Schools’ scores released

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Elementary scores jump but middle and high schools miss progress mark

By Molly Haines

As the Owen County School District’s Kentucky Core Content test scores came in Thursday, administrator’s across the district had something to be proud of.

As a district, Owen County Schools made adequate yearly progress established by the No Child Left Behind Act, the district met 100 percent of their goals.

Owen County Elementary School made the greatest gains in test scores and increased its score from an 84 to a 96.

“These scores are a prime example of what can happen when administrators, teachers, parents and students all begin working together,” Owen County Elementary School Principal Marlin Gregg said. “This is the highest jump in scores in school history and I’m extremely proud of my teachers and give all the credit to them.”

OCES students made their biggest gains in reading with 20 percent more students scoring proficient or distinguished in reading over last year’s scores and 22 points were gained in on-demand writing.

The elementary school’s scores were above the state average in every area with the exception of mathematics, which fell slightly below the state average, but saw a 10-point gain in scores over the previous year.

Owen County Schools Superintendent David Raleigh said he was proud of the dedication and hard work that brought the students’ scores up.

“Making these kinds of gains in one year speaks to the hard work and dedication shown by our teachers,” Raleigh said. “I am very proud of them for putting the students first and improving their quality of instruction.”

Gregg said he felt his students were able to make these gains by learning what is acceptable work.

“We’ve made classes a little more rigorous,” Gregg said. “We’ve created an environment for learning and we don’t accept work that’s not quality. If a kid turns something in and it’s not quality work, it is given back to that student and he or she starts over. Our teachers are much happier with the way things are going and it has even carried over into behavior.”

Gregg said he felt this achievement is a direct reflection on the community.

“I think it really speaks to the parents’ work ethic and the way they raise their kids,” Gregg said. “We are on the parents’ side and we want what’s best for their kids no matter what it takes.”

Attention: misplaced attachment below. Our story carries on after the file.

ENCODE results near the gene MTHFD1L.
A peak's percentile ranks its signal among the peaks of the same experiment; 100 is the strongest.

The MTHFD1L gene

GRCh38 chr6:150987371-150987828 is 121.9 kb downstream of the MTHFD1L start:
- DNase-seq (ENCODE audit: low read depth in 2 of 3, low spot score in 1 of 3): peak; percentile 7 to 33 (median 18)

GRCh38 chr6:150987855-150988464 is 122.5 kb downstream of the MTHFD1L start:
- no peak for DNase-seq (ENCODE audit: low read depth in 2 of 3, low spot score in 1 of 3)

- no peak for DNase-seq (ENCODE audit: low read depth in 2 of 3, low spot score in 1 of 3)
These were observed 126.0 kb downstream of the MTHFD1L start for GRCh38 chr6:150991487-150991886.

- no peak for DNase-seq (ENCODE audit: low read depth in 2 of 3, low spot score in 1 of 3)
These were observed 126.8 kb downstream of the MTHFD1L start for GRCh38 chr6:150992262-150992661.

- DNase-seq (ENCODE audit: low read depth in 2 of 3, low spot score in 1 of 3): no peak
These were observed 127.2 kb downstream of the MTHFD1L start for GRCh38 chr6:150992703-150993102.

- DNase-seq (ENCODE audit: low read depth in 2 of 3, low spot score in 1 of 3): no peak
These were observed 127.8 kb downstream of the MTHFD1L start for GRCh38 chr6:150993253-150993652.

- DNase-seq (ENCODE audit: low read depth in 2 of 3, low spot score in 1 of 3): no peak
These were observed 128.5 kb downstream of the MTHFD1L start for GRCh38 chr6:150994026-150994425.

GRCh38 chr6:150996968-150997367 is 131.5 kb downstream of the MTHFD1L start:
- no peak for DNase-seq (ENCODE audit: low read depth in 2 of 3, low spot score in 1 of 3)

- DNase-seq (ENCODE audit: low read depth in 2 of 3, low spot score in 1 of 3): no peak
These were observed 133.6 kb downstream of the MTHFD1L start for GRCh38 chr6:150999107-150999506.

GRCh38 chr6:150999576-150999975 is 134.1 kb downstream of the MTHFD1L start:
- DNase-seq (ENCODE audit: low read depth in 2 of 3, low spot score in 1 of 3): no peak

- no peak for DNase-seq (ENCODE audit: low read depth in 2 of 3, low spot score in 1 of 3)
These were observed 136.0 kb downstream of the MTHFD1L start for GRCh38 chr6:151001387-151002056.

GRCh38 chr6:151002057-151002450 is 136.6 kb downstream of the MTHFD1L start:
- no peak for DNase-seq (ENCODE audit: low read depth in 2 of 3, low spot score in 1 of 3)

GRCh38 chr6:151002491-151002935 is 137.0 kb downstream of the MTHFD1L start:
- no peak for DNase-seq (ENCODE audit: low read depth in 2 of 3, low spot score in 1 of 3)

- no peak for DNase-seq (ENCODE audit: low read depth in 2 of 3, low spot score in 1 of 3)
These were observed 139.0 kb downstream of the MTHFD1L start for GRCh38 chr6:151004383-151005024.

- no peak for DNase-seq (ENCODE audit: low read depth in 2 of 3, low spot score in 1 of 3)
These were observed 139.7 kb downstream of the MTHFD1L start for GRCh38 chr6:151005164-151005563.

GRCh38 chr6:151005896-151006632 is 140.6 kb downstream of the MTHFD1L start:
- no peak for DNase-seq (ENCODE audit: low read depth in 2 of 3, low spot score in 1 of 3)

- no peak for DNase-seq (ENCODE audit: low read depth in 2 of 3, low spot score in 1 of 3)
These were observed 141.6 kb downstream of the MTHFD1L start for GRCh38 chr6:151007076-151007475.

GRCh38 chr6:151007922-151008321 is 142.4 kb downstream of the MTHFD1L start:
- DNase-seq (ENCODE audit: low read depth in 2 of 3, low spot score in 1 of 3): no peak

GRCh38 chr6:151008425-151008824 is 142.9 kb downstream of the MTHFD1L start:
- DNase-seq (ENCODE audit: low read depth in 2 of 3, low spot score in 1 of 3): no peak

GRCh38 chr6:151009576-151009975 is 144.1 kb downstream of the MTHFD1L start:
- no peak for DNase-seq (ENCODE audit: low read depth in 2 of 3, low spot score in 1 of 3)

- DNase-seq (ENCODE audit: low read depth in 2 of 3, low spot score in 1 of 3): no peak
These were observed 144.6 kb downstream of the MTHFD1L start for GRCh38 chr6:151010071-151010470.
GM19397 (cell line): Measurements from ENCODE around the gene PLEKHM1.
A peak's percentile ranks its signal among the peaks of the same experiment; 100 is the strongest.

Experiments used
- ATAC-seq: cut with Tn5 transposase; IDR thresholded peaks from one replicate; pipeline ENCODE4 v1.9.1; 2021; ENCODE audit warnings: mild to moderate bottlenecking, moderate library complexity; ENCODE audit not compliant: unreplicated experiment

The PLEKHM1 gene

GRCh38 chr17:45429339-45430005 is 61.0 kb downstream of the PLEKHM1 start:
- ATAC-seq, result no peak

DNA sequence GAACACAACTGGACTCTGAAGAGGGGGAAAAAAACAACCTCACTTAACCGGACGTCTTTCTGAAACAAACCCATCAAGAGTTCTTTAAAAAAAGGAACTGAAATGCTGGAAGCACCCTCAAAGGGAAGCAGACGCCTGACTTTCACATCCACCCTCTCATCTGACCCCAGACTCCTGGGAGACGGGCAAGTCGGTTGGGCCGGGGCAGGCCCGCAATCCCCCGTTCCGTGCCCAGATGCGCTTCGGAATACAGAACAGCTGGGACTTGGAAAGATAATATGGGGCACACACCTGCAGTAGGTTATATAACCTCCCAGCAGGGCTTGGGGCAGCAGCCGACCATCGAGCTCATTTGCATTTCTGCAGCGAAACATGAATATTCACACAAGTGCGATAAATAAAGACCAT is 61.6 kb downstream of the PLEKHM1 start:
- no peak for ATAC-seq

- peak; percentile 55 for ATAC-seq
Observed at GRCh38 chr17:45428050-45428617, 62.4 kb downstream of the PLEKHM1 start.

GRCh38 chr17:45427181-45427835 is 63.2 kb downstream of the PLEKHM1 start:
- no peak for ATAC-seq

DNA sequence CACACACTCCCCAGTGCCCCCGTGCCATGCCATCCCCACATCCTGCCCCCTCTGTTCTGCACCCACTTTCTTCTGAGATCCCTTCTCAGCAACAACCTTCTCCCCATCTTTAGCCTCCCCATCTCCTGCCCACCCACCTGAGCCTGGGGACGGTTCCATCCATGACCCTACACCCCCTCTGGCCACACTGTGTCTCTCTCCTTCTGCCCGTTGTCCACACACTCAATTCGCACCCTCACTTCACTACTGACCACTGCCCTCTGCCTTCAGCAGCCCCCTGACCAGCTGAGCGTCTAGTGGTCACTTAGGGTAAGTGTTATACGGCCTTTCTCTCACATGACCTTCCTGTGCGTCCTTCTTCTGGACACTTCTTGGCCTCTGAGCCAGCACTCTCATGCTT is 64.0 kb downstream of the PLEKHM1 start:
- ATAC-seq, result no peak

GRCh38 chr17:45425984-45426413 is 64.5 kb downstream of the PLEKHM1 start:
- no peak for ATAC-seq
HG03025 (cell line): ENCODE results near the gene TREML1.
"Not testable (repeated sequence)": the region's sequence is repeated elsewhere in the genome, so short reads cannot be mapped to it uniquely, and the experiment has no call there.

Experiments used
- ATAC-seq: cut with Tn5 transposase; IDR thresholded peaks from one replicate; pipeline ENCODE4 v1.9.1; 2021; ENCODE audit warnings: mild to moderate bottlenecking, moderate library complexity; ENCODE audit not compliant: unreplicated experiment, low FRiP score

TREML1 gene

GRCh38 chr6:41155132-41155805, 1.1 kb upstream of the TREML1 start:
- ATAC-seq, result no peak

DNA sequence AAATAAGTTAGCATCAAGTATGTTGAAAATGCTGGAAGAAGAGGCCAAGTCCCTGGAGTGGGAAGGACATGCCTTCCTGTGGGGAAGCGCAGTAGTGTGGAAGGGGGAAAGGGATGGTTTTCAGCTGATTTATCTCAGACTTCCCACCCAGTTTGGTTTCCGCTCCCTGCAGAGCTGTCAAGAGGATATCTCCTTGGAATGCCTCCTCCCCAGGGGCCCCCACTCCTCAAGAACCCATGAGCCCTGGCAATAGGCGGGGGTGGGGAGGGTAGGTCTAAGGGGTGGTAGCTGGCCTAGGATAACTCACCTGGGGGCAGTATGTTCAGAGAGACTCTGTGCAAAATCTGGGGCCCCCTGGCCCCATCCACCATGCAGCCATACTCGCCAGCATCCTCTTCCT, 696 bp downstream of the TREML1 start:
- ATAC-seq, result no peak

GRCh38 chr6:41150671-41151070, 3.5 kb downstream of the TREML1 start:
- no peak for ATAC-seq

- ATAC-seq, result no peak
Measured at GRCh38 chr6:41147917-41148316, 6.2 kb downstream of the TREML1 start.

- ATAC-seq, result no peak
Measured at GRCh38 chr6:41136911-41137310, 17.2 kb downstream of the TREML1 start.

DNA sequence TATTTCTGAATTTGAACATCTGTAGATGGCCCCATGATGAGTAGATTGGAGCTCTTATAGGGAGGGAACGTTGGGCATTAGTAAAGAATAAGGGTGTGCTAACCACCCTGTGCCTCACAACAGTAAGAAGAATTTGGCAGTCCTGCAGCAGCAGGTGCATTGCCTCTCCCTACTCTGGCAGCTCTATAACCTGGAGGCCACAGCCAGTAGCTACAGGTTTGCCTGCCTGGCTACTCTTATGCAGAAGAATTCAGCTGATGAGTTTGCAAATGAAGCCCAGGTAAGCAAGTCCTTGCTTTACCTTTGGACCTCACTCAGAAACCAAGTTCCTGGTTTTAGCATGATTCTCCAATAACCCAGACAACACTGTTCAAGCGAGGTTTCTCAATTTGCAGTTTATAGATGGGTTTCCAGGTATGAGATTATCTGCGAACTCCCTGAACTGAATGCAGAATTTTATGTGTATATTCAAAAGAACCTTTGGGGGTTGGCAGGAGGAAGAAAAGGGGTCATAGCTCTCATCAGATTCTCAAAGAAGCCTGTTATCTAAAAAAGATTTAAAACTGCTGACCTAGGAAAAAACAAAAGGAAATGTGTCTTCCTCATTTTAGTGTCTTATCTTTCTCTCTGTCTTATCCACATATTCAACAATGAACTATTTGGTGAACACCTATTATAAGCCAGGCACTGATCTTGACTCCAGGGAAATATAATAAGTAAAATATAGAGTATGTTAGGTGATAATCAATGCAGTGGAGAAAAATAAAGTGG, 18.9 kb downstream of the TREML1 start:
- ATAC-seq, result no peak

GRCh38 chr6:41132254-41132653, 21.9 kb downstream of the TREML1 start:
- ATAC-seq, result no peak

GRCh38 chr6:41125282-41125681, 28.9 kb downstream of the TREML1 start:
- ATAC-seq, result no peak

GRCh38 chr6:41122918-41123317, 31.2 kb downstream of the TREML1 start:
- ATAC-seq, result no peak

Despite the good news at the elementary school, the middle school and the high school failed to make adequate yearly progress in its scores.

According to a statement from the school district, Maurice Bowling Middle School saw a slight decrease in reading and math scores over last year.

“While their math scores were still at level where they were able to meet the federal standards for growth, their reading scores did not show the kinds of improvement necessary for compliance,” the statement said.

“The benchmarks for proficiency increase each year in the areas of reading and math and we simply didn’t make the kind of progress necessary to meet those benchmarks in the area of reading,” Raleigh said.

MBMS math and science scores are still above the state average in mathematics and science.

MBMS on-demand writing scores rose slightly from last year and a slight decline in their science and social studies scores.

Students at Owen County High School saw improvement in their reading scores, but failed to make their adequate yearly progress due to a decline in math scores.

Scores at the high school also fell in science, social studies and writing.

Despite declines, OCHS was still able to achieve scores that placed them above the state average in three out of the five subject areas.

“I have met with all our principals and am confident that we are on the same page as to what instructional pieces we will need to put into place to move all our students and schools toward proficiency. We are in the process of analyzing our current systems and practices for refinement and restructuring where necessary,” said Raleigh.